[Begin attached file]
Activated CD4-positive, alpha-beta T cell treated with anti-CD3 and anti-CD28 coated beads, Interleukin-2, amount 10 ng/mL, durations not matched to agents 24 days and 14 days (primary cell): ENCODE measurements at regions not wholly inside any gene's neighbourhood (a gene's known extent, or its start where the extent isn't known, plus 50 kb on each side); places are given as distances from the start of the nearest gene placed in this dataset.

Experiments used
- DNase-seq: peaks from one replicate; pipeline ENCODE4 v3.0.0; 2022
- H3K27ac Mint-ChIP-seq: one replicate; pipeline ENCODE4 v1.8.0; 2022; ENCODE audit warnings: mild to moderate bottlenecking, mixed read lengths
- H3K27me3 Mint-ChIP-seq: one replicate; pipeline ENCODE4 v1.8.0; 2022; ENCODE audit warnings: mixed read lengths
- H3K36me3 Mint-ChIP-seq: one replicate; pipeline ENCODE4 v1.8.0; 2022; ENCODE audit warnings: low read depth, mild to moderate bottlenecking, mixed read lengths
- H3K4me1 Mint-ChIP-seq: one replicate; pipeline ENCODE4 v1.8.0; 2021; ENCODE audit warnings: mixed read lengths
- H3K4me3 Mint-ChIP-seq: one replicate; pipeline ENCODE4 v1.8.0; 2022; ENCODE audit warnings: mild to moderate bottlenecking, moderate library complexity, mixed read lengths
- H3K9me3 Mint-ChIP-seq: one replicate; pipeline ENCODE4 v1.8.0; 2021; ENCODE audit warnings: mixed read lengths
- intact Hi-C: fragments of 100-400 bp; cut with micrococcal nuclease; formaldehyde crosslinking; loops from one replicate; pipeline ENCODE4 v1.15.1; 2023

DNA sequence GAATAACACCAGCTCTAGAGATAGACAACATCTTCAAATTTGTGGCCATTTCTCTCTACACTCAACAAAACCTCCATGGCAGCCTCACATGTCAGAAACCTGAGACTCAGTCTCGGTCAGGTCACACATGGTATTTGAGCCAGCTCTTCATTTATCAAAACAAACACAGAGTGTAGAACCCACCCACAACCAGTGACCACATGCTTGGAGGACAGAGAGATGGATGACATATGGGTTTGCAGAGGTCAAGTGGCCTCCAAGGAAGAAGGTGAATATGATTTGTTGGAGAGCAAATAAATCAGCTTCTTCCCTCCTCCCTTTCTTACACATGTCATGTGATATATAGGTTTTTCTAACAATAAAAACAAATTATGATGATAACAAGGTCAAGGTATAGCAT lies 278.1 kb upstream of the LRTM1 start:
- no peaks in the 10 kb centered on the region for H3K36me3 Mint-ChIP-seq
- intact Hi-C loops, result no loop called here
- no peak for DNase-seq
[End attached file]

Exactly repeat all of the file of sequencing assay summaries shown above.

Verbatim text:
Activated CD4-positive, alpha-beta T cell treated with anti-CD3 and anti-CD28 coated beads, Interleukin-2, amount 10 ng/mL, durations not matched to agents 24 days and 14 days (primary cell): ENCODE measurements at regions not wholly inside any gene's neighbourhood (a gene's known extent, or its start where the extent isn't known, plus 50 kb on each side); places are given as distances from the start of the nearest gene placed in this dataset.

Experiments used
- DNase-seq: peaks from one replicate; pipeline ENCODE4 v3.0.0; 2022
- H3K27ac Mint-ChIP-seq: one replicate; pipeline ENCODE4 v1.8.0; 2022; ENCODE audit warnings: mild to moderate bottlenecking, mixed read lengths
- H3K27me3 Mint-ChIP-seq: one replicate; pipeline ENCODE4 v1.8.0; 2022; ENCODE audit warnings: mixed read lengths
- H3K36me3 Mint-ChIP-seq: one replicate; pipeline ENCODE4 v1.8.0; 2022; ENCODE audit warnings: low read depth, mild to moderate bottlenecking, mixed read lengths
- H3K4me1 Mint-ChIP-seq: one replicate; pipeline ENCODE4 v1.8.0; 2021; ENCODE audit warnings: mixed read lengths
- H3K4me3 Mint-ChIP-seq: one replicate; pipeline ENCODE4 v1.8.0; 2022; ENCODE audit warnings: mild to moderate bottlenecking, moderate library complexity, mixed read lengths
- H3K9me3 Mint-ChIP-seq: one replicate; pipeline ENCODE4 v1.8.0; 2021; ENCODE audit warnings: mixed read lengths
- intact Hi-C: fragments of 100-400 bp; cut with micrococcal nuclease; formaldehyde crosslinking; loops from one replicate; pipeline ENCODE4 v1.15.1; 2023

DNA sequence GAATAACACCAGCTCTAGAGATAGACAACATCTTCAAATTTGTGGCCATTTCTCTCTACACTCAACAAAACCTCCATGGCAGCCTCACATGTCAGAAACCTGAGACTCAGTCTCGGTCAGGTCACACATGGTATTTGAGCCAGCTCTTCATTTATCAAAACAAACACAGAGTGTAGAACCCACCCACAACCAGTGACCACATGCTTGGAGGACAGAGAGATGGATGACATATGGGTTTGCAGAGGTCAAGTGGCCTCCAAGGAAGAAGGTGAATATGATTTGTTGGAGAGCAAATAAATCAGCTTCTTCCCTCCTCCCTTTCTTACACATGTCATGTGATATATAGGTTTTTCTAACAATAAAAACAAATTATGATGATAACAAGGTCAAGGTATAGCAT lies 278.1 kb upstream of the LRTM1 start:
- no peaks in the 10 kb centered on the region for H3K36me3 Mint-ChIP-seq
- intact Hi-C loops, result no loop called here
- no peak for DNase-seq